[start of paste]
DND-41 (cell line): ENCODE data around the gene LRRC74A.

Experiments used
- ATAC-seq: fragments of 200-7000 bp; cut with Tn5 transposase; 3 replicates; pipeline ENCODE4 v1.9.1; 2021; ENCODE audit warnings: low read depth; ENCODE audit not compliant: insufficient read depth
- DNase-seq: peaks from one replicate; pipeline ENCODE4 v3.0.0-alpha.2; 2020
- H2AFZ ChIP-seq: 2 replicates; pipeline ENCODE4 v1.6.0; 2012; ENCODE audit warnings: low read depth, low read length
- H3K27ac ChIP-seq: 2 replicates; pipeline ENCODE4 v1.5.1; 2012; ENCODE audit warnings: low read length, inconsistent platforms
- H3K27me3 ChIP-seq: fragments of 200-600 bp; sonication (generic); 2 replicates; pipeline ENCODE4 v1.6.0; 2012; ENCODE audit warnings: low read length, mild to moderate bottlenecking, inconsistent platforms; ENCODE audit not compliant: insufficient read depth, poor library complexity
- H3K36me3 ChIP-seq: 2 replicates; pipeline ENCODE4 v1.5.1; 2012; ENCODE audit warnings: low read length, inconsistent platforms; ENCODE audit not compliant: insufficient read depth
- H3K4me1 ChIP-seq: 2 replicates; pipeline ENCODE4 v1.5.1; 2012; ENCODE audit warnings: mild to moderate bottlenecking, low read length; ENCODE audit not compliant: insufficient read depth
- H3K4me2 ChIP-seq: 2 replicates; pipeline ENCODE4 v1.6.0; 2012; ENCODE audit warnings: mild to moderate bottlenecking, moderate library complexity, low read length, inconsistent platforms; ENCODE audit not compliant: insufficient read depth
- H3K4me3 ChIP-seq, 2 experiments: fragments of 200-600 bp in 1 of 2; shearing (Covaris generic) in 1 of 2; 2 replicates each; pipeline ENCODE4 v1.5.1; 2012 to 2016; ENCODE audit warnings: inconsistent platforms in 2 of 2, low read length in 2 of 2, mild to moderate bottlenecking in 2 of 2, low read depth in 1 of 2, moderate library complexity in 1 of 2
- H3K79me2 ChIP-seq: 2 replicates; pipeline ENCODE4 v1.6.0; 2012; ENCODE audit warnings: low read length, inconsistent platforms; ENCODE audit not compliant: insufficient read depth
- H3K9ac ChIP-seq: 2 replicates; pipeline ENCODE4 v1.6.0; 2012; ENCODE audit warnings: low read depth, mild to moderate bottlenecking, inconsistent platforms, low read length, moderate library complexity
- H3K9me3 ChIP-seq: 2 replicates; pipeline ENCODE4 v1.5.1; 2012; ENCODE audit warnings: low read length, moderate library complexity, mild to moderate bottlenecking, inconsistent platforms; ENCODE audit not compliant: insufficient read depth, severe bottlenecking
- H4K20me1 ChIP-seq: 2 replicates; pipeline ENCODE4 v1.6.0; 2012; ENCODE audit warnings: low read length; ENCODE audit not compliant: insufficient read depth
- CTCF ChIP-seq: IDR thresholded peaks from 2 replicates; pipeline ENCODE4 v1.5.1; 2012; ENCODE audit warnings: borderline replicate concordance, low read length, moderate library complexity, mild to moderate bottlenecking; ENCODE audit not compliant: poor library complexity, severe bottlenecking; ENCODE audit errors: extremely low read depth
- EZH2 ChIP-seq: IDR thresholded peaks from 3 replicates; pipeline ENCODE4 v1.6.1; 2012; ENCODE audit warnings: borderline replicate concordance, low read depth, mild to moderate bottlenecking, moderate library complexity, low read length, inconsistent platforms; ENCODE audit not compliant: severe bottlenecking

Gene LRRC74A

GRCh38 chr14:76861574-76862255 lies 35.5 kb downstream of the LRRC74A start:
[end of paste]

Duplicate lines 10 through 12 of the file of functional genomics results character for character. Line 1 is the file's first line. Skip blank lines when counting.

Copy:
- H3K4me2 ChIP-seq: 2 replicates; pipeline ENCODE4 v1.6.0; 2012; ENCODE audit warnings: mild to moderate bottlenecking, moderate library complexity, low read length, inconsistent platforms; ENCODE audit not compliant: insufficient read depth
- H3K4me3 ChIP-seq, 2 experiments: fragments of 200-600 bp in 1 of 2; shearing (Covaris generic) in 1 of 2; 2 replicates each; pipeline ENCODE4 v1.5.1; 2012 to 2016; ENCODE audit warnings: inconsistent platforms in 2 of 2, low read length in 2 of 2, mild to moderate bottlenecking in 2 of 2, low read depth in 1 of 2, moderate library complexity in 1 of 2
- H3K79me2 ChIP-seq: 2 replicates; pipeline ENCODE4 v1.6.0; 2012; ENCODE audit warnings: low read length, inconsistent platforms; ENCODE audit not compliant: insufficient read depth